Fabienne Josaphat looks like a junior Toni Morrison with her thick shoulder-length thick braids. And she certainly looks like an author. She’s just published her first novel Dancing in the Baron’s Shadow, a historical novel about one brother who puts his life in danger to save his sibling.
The author is a graduate of Florida International University’s Master of Fine Arts program, and previously had her work anthologized in MJ Fievre’s anthology So Spoke The Earth. Born in Haiti, she moved to the United States in her late teens and currently resides in Florida.
Kreyolicious: What are your memories of growing up in Haiti?
So I remember Haiti the way it was in the eighties and nineties, always in turmoil but still intact and trying to piece itself together every day despite the protests and violence. I remember its physical beauty. And I have memories of a relatively normal childhood there, minus the political unrest. When I visit Haiti these days, I try to relive those memories, and the challenge is to find them in the aftermath of an earthquake. Migrating to America was a complete culture shock, because the landscape and the people are different, and I had to learn to fit in this complex tapestry. I am still trying.
Kreyolicious: We might as well as say all writers have a fondness for books. How did your love of books begin?
My parents made books a reward for me when I was young, so good grades earned me a trip to the bookstore. My grandfather was a gifted storyteller, and my parents read me stories all the time. That is how it all started: loving books as companions, as things that are alive and that can allow you to escape, or bring you comfort.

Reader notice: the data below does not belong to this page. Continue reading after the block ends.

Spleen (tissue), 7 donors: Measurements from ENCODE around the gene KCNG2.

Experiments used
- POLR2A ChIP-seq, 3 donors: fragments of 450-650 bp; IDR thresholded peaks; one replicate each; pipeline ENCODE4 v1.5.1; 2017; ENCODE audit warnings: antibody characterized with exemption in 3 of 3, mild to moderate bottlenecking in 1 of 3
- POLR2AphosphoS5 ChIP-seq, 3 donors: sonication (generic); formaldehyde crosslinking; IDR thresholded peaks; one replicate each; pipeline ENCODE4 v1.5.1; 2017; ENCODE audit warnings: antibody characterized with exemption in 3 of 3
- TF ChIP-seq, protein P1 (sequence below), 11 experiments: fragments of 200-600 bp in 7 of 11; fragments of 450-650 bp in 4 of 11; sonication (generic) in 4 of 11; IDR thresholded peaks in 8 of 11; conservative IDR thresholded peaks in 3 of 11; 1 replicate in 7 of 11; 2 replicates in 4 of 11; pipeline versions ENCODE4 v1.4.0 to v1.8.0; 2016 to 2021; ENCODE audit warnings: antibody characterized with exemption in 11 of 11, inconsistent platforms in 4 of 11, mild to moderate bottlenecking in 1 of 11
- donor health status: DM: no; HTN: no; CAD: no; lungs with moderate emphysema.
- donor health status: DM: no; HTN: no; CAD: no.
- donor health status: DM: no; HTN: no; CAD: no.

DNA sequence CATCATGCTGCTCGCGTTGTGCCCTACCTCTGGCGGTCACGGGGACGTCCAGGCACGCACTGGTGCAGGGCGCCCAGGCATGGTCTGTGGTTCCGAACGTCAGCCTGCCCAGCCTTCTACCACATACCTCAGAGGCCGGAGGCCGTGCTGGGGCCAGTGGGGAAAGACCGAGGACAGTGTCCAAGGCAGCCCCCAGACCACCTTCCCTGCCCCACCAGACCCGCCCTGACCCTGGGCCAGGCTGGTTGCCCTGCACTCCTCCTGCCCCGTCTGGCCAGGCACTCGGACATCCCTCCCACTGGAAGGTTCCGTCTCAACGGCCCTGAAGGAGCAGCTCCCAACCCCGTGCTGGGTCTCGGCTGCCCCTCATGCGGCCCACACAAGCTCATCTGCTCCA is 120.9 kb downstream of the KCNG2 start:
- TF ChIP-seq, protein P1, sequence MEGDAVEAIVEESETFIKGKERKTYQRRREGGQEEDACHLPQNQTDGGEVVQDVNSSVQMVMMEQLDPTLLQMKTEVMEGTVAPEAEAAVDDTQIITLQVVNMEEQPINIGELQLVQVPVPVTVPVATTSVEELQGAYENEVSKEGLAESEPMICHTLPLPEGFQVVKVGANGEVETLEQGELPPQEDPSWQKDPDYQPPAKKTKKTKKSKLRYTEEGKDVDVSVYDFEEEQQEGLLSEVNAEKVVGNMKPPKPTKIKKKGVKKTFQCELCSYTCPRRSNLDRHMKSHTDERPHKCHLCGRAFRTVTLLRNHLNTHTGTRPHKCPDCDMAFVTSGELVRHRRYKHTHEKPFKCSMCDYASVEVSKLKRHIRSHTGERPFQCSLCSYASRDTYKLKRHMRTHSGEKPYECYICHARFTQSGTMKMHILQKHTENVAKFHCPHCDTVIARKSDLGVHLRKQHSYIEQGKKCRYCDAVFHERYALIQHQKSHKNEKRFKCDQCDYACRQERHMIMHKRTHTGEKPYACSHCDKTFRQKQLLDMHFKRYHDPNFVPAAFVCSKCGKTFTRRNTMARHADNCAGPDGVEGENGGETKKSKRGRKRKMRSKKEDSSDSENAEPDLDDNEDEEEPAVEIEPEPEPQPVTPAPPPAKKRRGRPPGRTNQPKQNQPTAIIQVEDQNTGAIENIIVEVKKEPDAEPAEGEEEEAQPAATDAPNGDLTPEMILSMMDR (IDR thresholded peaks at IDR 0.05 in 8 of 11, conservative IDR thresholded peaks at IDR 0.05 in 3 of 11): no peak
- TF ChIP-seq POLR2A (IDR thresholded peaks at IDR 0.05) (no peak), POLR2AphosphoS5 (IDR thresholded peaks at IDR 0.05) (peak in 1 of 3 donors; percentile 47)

Kreyolicious: Why did you choose to write about mid-1960s Haiti?
The history of that era is always narrated in one-dimension. It is also told in the voice of historians and foreigners a lot. But I felt it would be interesting to understand that era through fictional characters. So I exploited the history in that way. It’s a very fascinating piece of our lives that has been erased from children’s history books. I wanted to contribute something to that.
Kreyolicious: As you were conceptualizing your book, did you feel that you had to write about ensemble female characters, as opposed to a cast of males that it eventually became?
The story had always existed in my mind as a story between two brothers. The female characters in the book find themselves revolving around them, but they aren’t necessarily weak. They exist. They make choices and decisions, too, which leads the male characters to act. One reason for the choice of male characters is the inspiration for my story. This is a narrative loosely based on my father and my uncle, so the moment the story was conceptualized, the characters came alive in my mind as men.
Kreyolicious: What was the research process like for you?
I had to do a lot of research—reading, interviewing—and it was fun. I love to research historical events because it’s a learning opportunity for me. But mostly, the research brought me to dark places. I discovered a lot about our history that was disturbing, that left me speechless, and it was so dark that at times it took me days to shake off the sense of dread I carried with me. I take research very seriously, so I invested a great deal of myself into the work.
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